Reviewer Mia shares her standout novels for 2016…
Tinder by Sally Gardner illustrated by David Roberts
Published in 2013 but I only read it this year. Stunning book, beautiful writing and illustrations that almost, but not quite, give you nightmares. Otto a young soldier falls in love with Safire and uses the magic tinderbox to win through to a sublime ending. Powerful re-imagining of famous fairy tale pulls no punches and carries away into a medieval world full of terror, horror and much beauty.
Wolf Hollow by Lauren Wolk
A heart-warming coming of age story set in America during World War II featuring 12 yr old Annabelle. When new girl in town, the cruel manipulative Betty threatens her young brothers Annabelle struggles to deal with this on her own. Later when the reclusive war veteran Toby is implicated in Betty’s disappearance and the whole community becomes involved she has to act to protect those she loves before it is too late. This is a rich layered novel that doesn’t pull any punches. It grips you from the opening line and carries you along into an intense emotional journey. Great reading.
There May be a Castle by Piers Torday
A young boy sets out on a magical adventure on Christmas Eve. Set in a magical world, sort of, this layered and complex work won the Guardian Children’s literary award. It is about a boy called Mouse, because he is small and dreamy, often away in his own world, and not very successful in everyday things. On Christmas Eve his mother takes him and his two sisters on a drive to his grandparents’ house to spend Xmas together. On the way the car has an accident and Mouse is catapulted into a different world, where his favourite toys are real although different from what he expected. He is on a quest to reach the castle, accompanied by a sheep and a bossy horse. He meets minstrels, wizards, and dinosaurs but the big horror is the giant Pink Knight who is pursuing him. It is all very surreal, very gripping. It is also very funny but touching as well. The ending is stunning. I do wish that this book had been illustrated and that may happen at a future date.
The War That Saved My Life by Kimberley Brubaker Bradley
This intense, gripping and heart wrenching story tells how 9 yr old Ada leaves her one room apartment with her young brother to join the evacuees escaping London during the blitz. Ada has a twisted foot that makes it difficult and painful for her to walk. Her mother, a cruel and ignorant woman has kept her isolated, and given the impression that she is also not normal mentally. But Ada really thrives in the country; she learns to read, teaches herself to ride a pony, makes friends and learns to look after herself and to trust others. This is a long story, over 300 pages, but Ada is such a strong and engaging person, her world is so carefully presented, so rich and varied with humour and pathos combined that you can’t put it down. You just want to know how Ada will get her foot and her family sorted. A Newberry Honor book from Text publishing, great value at $16.99.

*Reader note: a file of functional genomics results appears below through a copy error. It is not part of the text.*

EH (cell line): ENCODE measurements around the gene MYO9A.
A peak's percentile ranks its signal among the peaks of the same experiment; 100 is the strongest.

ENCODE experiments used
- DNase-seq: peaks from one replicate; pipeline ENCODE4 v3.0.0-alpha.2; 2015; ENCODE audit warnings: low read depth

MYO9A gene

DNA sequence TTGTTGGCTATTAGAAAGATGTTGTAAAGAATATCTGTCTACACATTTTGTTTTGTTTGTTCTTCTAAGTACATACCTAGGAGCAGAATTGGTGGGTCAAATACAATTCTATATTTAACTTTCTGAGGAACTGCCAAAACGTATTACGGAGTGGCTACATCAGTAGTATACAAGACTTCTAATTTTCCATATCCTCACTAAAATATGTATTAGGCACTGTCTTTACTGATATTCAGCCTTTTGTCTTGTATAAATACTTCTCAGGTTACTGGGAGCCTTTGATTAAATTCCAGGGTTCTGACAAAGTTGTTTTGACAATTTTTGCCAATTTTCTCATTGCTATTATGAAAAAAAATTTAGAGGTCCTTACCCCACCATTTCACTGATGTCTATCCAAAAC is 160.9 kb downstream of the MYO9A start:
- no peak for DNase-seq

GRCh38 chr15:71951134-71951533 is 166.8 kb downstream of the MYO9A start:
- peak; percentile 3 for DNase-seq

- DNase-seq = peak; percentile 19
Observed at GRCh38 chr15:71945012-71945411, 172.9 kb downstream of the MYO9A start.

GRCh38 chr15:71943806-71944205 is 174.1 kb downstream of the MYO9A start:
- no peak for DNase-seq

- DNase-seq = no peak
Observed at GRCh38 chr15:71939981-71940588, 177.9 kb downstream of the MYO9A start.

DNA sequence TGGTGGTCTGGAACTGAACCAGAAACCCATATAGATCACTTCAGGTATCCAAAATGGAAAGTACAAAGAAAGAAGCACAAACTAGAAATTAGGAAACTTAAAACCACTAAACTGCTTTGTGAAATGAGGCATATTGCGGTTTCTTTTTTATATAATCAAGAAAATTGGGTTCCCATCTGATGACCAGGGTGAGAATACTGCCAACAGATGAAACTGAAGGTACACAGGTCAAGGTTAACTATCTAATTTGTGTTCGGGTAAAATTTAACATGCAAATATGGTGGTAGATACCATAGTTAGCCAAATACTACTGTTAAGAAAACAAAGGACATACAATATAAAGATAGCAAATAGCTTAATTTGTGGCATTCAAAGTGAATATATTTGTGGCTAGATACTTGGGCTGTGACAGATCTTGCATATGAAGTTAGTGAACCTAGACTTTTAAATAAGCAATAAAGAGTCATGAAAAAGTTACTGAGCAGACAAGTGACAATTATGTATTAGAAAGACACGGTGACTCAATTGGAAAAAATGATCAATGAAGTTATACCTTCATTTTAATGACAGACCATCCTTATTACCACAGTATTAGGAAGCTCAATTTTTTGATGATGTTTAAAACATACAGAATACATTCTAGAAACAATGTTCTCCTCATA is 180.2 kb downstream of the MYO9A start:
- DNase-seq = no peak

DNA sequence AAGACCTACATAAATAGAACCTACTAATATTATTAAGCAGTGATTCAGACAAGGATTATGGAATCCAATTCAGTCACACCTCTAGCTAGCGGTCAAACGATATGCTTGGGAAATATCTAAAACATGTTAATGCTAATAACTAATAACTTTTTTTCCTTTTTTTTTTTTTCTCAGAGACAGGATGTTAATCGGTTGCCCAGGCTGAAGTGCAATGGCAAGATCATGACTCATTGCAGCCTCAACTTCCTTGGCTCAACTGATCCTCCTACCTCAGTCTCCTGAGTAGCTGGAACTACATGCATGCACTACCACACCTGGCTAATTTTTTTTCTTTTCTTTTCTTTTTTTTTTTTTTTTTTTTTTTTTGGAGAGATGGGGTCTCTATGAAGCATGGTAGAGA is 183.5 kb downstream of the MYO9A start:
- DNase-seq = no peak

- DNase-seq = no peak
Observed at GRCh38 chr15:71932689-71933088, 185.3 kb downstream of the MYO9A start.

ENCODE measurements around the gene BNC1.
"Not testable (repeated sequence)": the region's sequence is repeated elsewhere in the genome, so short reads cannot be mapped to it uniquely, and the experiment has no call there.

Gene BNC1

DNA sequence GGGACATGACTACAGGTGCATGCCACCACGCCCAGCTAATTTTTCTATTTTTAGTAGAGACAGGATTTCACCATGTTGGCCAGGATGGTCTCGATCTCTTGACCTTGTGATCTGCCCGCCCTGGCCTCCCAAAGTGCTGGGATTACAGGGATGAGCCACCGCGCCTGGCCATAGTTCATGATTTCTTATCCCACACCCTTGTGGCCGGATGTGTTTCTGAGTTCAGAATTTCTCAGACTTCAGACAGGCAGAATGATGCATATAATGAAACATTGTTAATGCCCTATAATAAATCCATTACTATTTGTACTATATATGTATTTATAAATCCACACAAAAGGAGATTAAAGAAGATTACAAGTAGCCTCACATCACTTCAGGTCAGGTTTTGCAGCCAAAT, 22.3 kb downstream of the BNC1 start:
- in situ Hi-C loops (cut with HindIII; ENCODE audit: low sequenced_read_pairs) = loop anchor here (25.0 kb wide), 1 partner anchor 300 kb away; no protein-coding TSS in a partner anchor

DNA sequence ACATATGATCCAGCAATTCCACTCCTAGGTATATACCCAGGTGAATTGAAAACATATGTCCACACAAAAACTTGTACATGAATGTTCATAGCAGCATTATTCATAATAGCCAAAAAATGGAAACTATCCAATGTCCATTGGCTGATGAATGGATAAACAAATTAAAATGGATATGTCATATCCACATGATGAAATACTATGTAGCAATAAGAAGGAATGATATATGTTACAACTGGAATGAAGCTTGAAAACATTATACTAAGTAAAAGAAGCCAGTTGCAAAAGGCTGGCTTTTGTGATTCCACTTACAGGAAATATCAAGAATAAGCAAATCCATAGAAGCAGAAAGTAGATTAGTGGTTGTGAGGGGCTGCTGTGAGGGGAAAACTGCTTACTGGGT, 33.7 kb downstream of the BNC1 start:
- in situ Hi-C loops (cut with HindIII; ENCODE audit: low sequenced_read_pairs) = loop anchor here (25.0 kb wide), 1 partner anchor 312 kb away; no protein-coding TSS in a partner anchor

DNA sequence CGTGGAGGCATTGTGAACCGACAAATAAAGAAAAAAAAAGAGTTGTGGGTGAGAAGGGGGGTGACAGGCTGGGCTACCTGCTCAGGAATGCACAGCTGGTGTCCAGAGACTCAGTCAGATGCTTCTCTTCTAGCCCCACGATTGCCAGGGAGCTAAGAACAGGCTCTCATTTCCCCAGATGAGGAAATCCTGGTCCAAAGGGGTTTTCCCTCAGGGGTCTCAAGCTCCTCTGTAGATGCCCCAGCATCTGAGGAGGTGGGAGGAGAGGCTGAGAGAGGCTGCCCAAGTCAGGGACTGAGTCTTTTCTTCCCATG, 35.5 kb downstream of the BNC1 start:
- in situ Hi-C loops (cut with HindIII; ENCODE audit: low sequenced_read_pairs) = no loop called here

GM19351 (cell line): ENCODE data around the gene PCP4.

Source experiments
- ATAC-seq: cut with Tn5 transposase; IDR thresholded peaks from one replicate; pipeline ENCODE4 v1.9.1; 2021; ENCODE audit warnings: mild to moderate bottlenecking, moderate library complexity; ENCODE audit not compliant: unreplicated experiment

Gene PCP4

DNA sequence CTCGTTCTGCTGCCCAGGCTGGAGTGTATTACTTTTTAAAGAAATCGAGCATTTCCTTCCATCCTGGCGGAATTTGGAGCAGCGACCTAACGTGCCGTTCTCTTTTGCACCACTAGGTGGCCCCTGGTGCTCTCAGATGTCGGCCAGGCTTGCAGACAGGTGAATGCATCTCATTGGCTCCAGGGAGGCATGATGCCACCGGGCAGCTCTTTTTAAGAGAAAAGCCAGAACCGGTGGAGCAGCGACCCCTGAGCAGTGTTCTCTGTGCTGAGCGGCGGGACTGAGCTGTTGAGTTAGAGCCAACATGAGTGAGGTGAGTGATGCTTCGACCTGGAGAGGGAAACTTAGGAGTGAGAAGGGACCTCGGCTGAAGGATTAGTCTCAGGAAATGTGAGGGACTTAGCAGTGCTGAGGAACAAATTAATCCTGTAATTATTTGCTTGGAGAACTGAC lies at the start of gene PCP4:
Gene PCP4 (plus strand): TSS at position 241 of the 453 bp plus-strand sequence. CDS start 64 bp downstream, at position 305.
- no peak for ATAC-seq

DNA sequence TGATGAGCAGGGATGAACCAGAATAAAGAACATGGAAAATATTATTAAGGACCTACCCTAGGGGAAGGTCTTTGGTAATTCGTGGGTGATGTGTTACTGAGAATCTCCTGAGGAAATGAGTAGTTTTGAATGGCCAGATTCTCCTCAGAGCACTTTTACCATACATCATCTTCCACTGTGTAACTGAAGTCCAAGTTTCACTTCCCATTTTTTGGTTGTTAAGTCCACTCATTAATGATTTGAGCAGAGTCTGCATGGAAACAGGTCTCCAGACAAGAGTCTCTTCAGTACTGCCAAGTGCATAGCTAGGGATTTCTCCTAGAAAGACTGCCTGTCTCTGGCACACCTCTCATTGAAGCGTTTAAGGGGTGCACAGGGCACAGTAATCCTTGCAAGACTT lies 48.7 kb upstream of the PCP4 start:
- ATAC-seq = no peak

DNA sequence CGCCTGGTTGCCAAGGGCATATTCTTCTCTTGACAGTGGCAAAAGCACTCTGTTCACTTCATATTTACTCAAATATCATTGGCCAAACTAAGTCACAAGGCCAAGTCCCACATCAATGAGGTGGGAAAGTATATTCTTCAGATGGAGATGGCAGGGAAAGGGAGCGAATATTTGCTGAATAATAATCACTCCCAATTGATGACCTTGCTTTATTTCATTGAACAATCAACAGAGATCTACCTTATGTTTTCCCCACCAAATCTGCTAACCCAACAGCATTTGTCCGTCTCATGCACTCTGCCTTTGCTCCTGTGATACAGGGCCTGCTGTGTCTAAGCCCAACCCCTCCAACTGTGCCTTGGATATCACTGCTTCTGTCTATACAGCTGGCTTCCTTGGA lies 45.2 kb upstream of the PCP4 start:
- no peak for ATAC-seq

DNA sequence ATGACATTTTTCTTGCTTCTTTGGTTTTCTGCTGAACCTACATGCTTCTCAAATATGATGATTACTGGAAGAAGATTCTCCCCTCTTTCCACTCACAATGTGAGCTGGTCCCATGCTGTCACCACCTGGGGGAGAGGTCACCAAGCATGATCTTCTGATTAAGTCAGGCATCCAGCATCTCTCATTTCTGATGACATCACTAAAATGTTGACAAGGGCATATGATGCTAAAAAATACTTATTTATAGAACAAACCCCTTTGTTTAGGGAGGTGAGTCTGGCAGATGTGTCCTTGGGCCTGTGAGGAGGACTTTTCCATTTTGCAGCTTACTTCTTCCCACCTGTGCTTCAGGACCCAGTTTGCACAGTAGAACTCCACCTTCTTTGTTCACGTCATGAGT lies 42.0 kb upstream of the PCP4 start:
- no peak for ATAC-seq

Wormwood Mire: A Stella Montgomery intrigue by Judith Rossell
This book continues the adventures of Stella Montgomery first encountered in the very popular Withering by Sea. Stella has now been sent away by her awful aunts to an old dilapidated house in the middle of the country. To make matters worse she will live there with her two strange cousins and share lessons with a governess. She feels alone and unwanted but not miserable because she is a resourceful person, or should I say, resilient.
When you are all set for a grim and ghastly kind of Jane Eyre at Lowood School kind of place Rossell surprises us. The people are kind and friendly but the place itself is a mystery and a puzzle. Stella has a photograph of her mother and a pram containing two little babies and it was taken at Wormwood Mire. What happened to her mother? Who is the other little baby? Is there a fearsome creature left behind by the collector in the lake? What about the monster that the villagers say has come back to steal sheep and children?
This is a delightful mystery with a slight fantasy element which I can’t describe because that would give away too much plot. The book is beautifully produced, a quality hardback illustrated by the author. Just lovely.
Illuminae (The Illuminae Files #1) by Amie Kaufman & Jay Kristoff
A young couple try to survive on a spaceship in the middle of a galactic war.
A fast paced, exciting, edge of your seat space opera for older readers of 14+. The year is 2575, and two rival mega-corporations are at war over a planet that’s little more than an ice-covered speck at the edge of the universe. Kady and Ezra – once a couple but now estranged- fight their way onto the evacuating fleet hotly pursued by an enemy fleet. As well, a deadly mutating plague has broken out and is killing people at an alarming rate. The fleet’s AI, which should be protecting them, may actually be their enemy; and nobody in charge will say what is going on. The story is told from multiple points of view in a variety of formats, computer printouts, emails, security briefings, sometimes printed black on white, sometimes white on black. It’s a roller coaster of adventure and excitement and great fun. At 608 pages, yes 608, it’s engrossing all the way and great value for $19.99. The sequel, Gemina is just out, and its even longer at 659 pages and I am really looking forward to finishing it. Both are great holiday reads.